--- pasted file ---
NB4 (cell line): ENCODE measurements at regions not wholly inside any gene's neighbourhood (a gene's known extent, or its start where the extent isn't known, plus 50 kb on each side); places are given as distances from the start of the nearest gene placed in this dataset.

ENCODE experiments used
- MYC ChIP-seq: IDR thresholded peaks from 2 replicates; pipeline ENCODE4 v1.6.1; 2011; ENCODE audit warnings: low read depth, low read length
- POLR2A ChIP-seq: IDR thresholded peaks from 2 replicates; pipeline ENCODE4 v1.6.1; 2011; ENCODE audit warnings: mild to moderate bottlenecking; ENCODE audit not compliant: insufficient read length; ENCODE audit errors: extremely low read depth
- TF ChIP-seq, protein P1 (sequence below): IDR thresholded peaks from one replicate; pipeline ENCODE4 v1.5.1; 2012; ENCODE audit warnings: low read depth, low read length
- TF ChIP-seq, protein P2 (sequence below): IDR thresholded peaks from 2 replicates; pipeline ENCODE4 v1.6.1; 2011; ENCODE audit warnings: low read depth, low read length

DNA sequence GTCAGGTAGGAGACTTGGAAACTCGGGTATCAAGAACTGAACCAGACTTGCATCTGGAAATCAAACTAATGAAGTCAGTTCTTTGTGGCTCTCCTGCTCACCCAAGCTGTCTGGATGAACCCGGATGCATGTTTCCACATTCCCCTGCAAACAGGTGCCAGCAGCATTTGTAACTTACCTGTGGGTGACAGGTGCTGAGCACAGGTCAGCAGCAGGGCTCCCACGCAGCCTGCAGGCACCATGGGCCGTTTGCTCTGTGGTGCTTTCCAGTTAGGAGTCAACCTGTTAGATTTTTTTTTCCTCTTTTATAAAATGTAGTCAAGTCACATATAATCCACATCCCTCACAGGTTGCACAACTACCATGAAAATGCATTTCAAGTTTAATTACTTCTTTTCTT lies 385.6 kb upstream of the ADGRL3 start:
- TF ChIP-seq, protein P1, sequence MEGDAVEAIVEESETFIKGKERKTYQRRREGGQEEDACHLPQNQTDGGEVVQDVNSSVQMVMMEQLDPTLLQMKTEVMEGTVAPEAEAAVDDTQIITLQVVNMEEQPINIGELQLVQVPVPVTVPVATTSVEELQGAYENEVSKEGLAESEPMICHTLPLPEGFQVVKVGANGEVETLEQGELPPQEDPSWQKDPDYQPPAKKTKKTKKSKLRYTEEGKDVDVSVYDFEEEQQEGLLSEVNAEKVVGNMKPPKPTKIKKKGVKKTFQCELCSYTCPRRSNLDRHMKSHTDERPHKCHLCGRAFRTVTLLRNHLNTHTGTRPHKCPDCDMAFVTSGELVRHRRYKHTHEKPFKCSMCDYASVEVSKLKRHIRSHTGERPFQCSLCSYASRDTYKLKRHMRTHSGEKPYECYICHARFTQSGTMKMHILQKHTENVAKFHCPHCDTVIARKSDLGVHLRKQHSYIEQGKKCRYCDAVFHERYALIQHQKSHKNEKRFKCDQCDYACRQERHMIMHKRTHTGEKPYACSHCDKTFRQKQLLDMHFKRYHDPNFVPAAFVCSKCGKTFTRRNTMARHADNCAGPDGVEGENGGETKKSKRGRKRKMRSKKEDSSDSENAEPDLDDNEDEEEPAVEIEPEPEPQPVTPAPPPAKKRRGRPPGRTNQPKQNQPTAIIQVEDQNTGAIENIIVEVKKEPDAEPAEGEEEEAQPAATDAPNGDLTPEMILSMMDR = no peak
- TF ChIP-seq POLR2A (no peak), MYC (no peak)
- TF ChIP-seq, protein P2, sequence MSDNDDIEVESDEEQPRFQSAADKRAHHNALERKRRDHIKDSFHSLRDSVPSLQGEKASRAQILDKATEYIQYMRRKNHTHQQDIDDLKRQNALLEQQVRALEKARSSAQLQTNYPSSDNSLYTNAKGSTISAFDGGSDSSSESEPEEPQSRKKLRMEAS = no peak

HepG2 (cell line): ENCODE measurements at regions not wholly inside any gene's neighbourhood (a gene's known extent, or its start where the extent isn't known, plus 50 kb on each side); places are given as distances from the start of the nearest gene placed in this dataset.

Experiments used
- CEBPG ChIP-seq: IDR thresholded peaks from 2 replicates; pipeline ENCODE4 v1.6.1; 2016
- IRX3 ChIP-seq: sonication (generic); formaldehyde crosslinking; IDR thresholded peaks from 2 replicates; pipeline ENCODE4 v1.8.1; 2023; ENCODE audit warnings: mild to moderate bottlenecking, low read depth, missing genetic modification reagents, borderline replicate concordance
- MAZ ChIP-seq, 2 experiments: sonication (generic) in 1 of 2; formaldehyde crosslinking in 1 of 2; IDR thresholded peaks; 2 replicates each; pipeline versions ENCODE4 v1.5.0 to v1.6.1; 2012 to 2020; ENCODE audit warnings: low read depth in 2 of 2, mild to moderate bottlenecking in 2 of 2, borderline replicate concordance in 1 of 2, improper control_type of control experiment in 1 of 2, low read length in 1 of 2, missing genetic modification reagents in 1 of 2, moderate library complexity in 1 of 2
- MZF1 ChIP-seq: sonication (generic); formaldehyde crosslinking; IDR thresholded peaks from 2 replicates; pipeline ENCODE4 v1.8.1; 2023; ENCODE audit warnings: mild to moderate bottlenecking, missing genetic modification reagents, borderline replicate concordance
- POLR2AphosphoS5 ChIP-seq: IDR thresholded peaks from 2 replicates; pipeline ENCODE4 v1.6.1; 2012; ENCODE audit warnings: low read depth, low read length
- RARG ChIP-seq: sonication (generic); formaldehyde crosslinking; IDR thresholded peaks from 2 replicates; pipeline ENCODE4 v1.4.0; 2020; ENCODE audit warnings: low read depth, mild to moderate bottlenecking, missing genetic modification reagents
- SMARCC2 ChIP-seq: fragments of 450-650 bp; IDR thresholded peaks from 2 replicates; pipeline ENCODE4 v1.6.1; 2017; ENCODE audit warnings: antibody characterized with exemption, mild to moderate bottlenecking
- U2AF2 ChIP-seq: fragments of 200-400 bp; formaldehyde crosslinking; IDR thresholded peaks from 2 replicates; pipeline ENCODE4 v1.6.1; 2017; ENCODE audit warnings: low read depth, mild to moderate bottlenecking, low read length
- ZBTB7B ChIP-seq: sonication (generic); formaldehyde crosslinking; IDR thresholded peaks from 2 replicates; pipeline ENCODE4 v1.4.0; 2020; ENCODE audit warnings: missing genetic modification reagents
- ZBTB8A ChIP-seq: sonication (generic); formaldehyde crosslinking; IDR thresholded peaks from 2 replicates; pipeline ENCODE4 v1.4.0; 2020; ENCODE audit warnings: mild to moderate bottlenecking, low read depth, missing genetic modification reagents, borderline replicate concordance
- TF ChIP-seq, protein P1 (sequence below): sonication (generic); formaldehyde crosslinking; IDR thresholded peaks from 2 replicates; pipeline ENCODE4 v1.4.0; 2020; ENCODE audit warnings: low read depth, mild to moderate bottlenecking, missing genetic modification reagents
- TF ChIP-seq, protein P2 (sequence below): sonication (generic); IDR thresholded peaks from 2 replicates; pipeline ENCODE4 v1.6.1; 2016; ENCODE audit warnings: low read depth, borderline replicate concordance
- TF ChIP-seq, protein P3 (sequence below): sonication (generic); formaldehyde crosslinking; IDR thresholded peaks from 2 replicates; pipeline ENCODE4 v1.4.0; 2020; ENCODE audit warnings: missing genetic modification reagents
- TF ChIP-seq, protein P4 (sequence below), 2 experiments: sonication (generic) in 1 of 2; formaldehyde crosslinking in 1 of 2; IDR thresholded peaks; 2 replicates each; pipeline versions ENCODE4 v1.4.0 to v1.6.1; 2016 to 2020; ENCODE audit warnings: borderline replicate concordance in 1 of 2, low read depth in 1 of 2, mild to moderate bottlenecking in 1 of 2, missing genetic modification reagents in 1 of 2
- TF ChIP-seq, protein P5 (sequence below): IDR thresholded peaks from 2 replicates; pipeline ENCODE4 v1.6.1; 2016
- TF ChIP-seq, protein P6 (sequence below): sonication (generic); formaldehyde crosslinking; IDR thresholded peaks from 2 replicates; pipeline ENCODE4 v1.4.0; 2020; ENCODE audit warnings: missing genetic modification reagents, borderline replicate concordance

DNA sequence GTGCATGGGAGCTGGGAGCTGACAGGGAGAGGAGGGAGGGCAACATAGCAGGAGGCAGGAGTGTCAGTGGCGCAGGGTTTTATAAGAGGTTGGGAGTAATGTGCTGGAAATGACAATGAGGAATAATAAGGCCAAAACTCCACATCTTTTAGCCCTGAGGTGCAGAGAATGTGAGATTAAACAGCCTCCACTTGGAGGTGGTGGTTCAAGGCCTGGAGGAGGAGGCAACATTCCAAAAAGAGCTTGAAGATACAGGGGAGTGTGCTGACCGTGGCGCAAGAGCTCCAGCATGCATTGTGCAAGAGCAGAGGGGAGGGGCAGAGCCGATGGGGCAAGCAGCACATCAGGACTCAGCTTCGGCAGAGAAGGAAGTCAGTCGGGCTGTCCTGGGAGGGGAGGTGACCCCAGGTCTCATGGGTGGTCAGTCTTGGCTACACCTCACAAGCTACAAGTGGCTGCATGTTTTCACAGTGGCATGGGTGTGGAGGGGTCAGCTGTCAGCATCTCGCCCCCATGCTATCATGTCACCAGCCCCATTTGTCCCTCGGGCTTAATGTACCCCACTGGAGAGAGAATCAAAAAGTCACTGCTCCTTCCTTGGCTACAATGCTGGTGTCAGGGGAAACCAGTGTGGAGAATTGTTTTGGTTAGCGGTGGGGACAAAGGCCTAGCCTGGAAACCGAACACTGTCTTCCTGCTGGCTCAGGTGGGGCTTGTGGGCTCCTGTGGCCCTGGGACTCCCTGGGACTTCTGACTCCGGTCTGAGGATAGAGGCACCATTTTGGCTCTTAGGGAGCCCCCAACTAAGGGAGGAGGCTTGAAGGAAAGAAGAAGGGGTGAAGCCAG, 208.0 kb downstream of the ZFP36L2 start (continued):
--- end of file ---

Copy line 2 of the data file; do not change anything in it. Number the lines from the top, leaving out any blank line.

ENCODE experiments used